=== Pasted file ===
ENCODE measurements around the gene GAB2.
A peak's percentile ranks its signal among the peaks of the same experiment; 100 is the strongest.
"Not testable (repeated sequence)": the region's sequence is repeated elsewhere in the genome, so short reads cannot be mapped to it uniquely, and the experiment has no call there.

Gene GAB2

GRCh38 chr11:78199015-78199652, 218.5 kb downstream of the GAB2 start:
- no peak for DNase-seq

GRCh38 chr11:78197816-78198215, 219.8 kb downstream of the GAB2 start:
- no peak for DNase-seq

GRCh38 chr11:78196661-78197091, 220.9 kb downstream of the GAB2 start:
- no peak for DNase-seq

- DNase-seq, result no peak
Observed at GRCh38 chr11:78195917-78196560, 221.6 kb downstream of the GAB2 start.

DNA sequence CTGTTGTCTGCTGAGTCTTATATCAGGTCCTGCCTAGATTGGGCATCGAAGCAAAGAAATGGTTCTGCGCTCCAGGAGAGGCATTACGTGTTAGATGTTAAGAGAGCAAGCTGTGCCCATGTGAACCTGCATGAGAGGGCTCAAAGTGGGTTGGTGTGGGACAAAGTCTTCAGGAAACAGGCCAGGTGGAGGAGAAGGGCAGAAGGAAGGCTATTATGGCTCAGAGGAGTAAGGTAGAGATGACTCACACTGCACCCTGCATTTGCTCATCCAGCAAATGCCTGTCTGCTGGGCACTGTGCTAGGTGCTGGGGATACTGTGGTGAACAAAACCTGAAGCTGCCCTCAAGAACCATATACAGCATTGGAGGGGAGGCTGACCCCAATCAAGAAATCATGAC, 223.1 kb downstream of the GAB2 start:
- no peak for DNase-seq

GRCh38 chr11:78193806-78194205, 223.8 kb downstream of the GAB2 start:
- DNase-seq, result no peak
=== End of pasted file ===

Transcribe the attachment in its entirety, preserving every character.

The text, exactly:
ENCODE measurements around the gene GAB2.
A peak's percentile ranks its signal among the peaks of the same experiment; 100 is the strongest.
"Not testable (repeated sequence)": the region's sequence is repeated elsewhere in the genome, so short reads cannot be mapped to it uniquely, and the experiment has no call there.

Gene GAB2

GRCh38 chr11:78199015-78199652, 218.5 kb downstream of the GAB2 start:
- no peak for DNase-seq

GRCh38 chr11:78197816-78198215, 219.8 kb downstream of the GAB2 start:
- no peak for DNase-seq

GRCh38 chr11:78196661-78197091, 220.9 kb downstream of the GAB2 start:
- no peak for DNase-seq

- DNase-seq, result no peak
Observed at GRCh38 chr11:78195917-78196560, 221.6 kb downstream of the GAB2 start.

DNA sequence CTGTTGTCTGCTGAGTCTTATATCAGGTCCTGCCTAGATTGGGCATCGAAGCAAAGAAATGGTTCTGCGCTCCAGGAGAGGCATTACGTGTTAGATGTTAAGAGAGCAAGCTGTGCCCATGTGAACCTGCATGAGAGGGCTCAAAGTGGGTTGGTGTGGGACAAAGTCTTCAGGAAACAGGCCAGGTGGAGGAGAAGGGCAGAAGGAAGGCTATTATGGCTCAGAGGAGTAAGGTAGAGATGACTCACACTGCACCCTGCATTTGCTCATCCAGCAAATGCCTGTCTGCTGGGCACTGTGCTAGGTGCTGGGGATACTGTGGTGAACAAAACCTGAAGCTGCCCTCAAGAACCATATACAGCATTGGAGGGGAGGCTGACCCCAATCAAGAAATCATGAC, 223.1 kb downstream of the GAB2 start:
- no peak for DNase-seq

GRCh38 chr11:78193806-78194205, 223.8 kb downstream of the GAB2 start:
- DNase-seq, result no peak